What does earmuffs, water skis and Braille alphabet have in common?
Even though it’s hard to believe, the creators of all these three were underage when they made their discoveries. But child inventors are no rarities. Everyday we use many objects of which creators haven’t finished school yet. In some cases – even the primary school.
How child’s inventions are changing the world?
The majority of child’s inventions are practical things and are indispensable, but from a different point of view then the one we got used to normally. So, for example the earmuffs were invented by a 15 year old after a wintry day of ice skating.
Another example is a toy truck model, which can be assembled and disassembled. It was designed in 1963 by a proud six year old Robert Patch. Another – Popsicle (not many inventions made so many people happy!), which inventor was 11 years old and had some luck; he left outside a glass with favorite juice during the cold weather. The next day he discovered that his treat was frozen, but he decided to try it anyway – and that’s why he came up with the idea of frozen snacks on a stick for more convenience.
However child’s inventions are not only toys and sweets. Only few realize that the Braille alphabet was invented when his creator was just 15 years old. Also other known inventors started working over their future sources of success at a young age – it’s enough to mention Alexander Graham Bell, who was developing his telephone since the age of eighteen. A little bit more present example is a heart wrenching story of a girl, who came down with cancer at the age of eleven and couldn’t walk freely because of the drip with chemotherapy (which for a little girl was too big and heavy). She came up with the idea to pack the entire content of the drip into a comfortable backpack. It required lots of alterations and careful planning, but it worked out and Kylie Simonds (who managed to beat the sickness) already gathered 47,000 dollars for producing her project.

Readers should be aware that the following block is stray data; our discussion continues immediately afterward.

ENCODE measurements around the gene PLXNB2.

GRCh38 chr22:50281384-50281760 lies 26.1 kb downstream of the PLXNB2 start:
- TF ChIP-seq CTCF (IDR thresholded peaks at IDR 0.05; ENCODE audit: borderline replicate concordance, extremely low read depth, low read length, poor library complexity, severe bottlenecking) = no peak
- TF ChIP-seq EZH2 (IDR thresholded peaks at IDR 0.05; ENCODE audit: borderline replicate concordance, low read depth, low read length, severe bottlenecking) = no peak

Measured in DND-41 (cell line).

We also owe children less serious, but very useful inventions such as: trampoline (of which the inventor, while watching how the circus artists fell on the spread circus net, thought that it’d be so much fun if they could bounce off the safety net…), water skis or the device for frying beacon in a microwave (which brought the eight year old inventor almost million dollars…).
From the idea to success
Besides the age of the proud inventors – what do they have in common? Can we find the common point for the Braille alphabet, Popsicle and water skis? All the ideas, even though seemingly trivial, demanded noticing a problem, stubbornness in finding the solution and…unique childish curiosity that forces to look for answers to questions such as “how can I read when I’m losing my eyesight?”, “Why do the skis slide on the snow, but not on the water?” or even “can I eat a frozen water with juice?”. Adults rarely appreciate this childish creativity, which is hardly surprising – with each genius invention of the child inevitably comes hundreds of broken toys, undone watches and dirty walls. However instead of suppressing the unconsumed energy it is better to encourage the child to use it creatively.
The parents, who want to do something creative with their children, will be definitely interested in Compertus virtual robotics classes for children. It helps building and programming robots with LEGO and makes not only great fun (which little one doesn’t like LEGO?), but also an occasion for acquiring science knowledge and expands the child’s creativity. Thanks to the materials, that are made available by Compertus innovative robotics school program, the children can learn how to build and program robots or even design them themselves. Who knows – perhaps the next child’s invention will be created at your home?
This post is also available in: Polish